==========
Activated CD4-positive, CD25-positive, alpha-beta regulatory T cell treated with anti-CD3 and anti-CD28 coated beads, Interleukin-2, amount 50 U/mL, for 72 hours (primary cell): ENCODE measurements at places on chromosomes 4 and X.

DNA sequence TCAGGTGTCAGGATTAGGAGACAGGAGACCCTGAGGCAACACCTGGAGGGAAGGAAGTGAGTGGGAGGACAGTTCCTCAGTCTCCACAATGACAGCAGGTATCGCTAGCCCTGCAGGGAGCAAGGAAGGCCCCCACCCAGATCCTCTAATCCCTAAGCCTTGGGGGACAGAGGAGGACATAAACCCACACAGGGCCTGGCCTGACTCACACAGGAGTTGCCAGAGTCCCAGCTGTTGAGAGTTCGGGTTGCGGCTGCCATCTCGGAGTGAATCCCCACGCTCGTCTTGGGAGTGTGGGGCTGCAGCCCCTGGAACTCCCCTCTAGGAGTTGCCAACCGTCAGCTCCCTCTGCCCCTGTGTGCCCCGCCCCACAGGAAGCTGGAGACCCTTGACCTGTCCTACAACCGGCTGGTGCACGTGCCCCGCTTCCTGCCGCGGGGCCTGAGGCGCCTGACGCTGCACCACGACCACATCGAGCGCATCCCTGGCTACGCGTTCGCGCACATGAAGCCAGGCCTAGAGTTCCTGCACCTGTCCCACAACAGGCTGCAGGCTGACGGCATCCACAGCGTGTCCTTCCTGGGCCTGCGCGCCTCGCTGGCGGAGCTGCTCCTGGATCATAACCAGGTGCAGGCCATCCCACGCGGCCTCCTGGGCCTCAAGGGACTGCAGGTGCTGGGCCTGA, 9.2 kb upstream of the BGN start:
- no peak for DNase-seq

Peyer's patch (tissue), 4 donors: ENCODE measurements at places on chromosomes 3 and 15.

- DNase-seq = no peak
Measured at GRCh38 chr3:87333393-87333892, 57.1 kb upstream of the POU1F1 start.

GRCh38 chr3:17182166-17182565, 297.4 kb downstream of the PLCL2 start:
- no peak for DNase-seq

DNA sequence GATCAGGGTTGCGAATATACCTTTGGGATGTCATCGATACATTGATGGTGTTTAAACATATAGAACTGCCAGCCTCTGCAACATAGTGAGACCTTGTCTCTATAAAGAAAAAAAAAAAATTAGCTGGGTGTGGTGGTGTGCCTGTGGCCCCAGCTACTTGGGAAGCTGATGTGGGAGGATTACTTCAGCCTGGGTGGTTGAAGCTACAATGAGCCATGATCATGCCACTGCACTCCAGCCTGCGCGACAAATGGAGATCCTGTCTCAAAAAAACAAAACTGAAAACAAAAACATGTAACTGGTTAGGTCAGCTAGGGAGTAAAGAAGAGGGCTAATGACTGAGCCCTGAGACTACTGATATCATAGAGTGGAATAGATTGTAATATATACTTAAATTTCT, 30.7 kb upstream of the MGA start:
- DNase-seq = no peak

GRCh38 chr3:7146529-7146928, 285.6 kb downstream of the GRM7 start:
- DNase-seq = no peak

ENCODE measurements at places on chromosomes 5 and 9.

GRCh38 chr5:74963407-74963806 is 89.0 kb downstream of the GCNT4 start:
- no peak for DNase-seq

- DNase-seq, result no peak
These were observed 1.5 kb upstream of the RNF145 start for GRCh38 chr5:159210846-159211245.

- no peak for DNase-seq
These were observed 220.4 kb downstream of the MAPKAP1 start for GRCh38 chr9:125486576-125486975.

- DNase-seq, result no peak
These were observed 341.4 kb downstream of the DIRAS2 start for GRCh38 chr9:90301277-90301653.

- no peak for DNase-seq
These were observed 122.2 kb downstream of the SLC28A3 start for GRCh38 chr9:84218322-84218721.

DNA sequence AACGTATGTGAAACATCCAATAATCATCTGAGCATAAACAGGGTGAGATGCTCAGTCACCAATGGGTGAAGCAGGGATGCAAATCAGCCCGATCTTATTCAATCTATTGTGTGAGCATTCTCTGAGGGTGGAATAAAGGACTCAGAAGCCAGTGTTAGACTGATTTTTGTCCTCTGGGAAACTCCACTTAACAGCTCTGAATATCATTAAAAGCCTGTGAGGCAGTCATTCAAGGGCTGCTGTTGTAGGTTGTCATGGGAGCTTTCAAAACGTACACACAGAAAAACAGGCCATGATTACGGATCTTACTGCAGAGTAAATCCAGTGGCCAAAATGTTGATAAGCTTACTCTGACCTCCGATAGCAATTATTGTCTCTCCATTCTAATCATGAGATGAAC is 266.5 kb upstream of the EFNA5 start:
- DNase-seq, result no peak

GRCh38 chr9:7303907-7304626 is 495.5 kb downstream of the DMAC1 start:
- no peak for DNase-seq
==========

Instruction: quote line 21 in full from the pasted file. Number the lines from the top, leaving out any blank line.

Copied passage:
These were observed 341.4 kb downstream of the DIRAS2 start for GRCh38 chr9:90301277-90301653.